In addition, the Israelite creation account and ANE cosmologies focus on a separation between the heavens and the earth. The Sumerians said that the heavens were separated from the earth by the air-god Enil. The Babylonian Enuma Elish made heaven from the upper part of the slain Tiamat. The Egyptian myth tells of Shu, the air god, pushing up Nut (sky goddess) from Geg (earth god) which eventually separated the earth from the sky. In the Isrealite creation account God separated the waters of the heavens (sky) and the waters of the earth (Gen 1:6-8).
First and foremost the Israelite creation account differs from the ANE accounts in that the Israelite creation account is a literal event. Unlike the ANE myths, the “Israelites’ knowledge of God, therefore, was not founded in the first instance on the numinous awareness of nature, as was the case in polytheism. It was based on historical event.” Furthermore, the “God of Israel has no mythology.”
Therefore, before examining the stated discontinuities of the ANE creation myths and Israelite creation account it is important to see that the Israelite account is talking about factual history while the ANE accounts are myths.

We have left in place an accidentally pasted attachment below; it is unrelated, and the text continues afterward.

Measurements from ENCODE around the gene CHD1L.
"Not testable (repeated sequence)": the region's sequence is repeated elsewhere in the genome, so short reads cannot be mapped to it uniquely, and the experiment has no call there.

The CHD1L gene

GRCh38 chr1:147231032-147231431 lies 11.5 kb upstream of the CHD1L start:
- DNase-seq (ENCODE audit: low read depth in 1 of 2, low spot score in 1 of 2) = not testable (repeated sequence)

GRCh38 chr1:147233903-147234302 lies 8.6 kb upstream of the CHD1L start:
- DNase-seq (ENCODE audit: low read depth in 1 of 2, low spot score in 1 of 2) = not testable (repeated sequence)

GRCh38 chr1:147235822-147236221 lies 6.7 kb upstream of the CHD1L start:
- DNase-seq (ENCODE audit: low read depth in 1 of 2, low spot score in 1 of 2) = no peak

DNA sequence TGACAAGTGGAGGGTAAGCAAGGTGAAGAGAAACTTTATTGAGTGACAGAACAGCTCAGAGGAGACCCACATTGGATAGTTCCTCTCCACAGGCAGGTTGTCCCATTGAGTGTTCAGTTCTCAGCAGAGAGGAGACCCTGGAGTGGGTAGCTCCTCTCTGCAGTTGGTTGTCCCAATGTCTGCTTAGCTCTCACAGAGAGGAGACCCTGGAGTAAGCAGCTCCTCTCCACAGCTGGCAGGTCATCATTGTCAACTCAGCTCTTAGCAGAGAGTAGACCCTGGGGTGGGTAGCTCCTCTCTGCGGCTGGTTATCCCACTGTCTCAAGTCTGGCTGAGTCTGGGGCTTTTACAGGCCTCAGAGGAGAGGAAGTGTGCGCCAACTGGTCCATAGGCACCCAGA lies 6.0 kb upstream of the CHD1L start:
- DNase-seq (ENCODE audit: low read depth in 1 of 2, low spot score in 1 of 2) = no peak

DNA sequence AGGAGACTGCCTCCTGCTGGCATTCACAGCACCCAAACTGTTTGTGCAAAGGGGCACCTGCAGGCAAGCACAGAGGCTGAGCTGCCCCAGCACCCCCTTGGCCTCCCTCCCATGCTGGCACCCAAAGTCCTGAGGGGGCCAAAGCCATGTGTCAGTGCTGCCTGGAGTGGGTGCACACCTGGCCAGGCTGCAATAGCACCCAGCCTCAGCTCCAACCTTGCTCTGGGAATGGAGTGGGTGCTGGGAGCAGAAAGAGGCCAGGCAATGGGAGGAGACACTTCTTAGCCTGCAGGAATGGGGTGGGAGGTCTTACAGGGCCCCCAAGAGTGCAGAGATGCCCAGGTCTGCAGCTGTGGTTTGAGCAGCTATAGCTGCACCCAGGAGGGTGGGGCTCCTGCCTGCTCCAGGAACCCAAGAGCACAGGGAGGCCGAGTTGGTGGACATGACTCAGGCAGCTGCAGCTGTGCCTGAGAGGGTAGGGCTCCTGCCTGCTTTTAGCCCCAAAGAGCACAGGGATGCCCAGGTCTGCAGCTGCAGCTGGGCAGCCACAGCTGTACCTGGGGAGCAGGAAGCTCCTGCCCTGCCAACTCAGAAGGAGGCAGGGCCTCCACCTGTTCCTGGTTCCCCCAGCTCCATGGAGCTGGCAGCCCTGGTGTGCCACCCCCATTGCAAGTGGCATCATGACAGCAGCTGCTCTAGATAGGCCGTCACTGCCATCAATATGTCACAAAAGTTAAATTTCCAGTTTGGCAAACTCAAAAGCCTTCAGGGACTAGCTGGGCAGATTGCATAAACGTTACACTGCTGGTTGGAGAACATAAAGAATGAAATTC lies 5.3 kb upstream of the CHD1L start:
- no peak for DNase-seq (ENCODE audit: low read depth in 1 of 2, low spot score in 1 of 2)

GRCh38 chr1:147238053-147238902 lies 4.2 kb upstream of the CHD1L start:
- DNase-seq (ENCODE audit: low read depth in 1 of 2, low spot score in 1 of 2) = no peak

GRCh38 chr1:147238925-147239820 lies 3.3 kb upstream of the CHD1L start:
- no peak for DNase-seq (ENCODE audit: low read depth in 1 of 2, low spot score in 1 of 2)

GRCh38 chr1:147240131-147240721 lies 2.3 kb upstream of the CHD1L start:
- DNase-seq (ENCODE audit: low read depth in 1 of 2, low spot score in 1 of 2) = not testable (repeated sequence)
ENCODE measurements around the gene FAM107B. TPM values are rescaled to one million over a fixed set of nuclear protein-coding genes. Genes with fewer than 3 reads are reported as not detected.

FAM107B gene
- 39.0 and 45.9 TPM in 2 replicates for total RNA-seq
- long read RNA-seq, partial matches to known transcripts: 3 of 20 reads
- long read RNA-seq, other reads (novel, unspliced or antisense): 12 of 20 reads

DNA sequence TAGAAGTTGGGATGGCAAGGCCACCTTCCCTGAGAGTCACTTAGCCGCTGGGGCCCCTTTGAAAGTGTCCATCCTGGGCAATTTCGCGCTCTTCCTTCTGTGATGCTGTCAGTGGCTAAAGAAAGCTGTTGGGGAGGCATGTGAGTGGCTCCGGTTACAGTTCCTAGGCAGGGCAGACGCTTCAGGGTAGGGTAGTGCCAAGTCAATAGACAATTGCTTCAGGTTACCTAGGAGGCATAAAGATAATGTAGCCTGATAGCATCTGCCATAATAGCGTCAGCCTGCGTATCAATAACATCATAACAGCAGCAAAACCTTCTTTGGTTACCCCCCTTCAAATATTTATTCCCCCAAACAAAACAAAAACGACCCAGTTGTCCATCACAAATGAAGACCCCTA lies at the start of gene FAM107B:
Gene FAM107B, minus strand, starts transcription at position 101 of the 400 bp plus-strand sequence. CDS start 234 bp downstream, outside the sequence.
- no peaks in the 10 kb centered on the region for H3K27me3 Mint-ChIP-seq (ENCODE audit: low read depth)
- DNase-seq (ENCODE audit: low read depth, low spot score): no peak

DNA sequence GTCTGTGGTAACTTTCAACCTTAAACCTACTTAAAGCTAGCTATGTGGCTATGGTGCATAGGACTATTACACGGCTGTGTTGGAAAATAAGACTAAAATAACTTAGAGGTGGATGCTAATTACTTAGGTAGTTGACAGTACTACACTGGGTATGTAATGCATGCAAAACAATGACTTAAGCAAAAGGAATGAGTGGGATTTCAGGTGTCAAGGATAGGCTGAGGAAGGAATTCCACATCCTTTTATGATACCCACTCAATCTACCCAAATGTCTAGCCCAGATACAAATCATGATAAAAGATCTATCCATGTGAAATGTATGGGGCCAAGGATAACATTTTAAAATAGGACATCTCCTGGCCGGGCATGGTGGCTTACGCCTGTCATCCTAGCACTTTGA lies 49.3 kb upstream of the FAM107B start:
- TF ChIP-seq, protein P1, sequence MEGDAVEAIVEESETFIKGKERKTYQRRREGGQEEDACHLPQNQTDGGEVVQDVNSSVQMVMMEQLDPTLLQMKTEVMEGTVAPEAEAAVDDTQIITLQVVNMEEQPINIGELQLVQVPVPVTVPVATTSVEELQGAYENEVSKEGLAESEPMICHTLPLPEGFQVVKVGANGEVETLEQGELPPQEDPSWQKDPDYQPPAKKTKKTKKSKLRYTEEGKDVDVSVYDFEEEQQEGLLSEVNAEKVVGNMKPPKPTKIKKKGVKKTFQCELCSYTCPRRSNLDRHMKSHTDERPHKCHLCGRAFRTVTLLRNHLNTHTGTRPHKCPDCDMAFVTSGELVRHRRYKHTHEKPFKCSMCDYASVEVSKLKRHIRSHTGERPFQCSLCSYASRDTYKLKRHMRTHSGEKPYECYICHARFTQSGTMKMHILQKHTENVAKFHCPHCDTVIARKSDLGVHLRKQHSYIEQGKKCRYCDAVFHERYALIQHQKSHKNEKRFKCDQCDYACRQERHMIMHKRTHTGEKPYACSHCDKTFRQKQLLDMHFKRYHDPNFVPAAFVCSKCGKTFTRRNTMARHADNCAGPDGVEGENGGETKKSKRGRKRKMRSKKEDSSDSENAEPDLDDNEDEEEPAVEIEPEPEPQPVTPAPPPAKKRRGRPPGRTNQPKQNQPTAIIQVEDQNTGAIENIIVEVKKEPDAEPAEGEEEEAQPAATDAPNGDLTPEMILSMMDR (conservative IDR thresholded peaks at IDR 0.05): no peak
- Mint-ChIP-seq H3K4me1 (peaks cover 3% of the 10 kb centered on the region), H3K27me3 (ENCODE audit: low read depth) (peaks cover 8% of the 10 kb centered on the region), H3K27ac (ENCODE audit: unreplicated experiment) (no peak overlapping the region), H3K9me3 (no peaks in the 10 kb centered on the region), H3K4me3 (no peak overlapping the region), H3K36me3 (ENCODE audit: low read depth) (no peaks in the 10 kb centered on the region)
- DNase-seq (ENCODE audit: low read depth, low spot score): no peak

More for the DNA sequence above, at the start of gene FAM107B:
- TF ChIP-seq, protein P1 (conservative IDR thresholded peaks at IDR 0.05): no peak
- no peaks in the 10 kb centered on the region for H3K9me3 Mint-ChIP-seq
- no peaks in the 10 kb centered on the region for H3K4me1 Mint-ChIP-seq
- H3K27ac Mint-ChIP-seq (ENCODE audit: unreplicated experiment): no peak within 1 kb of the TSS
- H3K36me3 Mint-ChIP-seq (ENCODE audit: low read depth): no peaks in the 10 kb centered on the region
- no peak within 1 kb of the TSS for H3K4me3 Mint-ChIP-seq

1. The Source of Creation
The most striking difference between the Israelite creation account and ANE myths is the God (singular) versus gods (plural). Almost all ANE creation myths involve a myriad of gods while Isael had one God. Another strong discontinuity is the absence of combat and struggle in the Israelite creation account compared to the constant struggle and combat in the ANE creation myths.
With regard to the Israelite creation account “any notion of a combat, struggle, or force is absent in both of these creation acts” [the separation of the waters above/below and between land/water]. As Kenneth Kitchen explains, “Genesis 1:1-2:3 presents a calm, stately vista of creation of the cosmos by one supreme deity, untrammeled by complex mythologies or subplots.”
2. The Substance of Creation
Unlike the ANE creation myths, the Israelite creation account did not deify nor worship the created matter. In this way, Genesis 1 rejects the Egyptian method of deifying the sky, ground, and air. The Egyptian creation myths saw the material world (created matter) as the “embodiment, physical manifestation, or terrestrial incarnation of the individual gods.”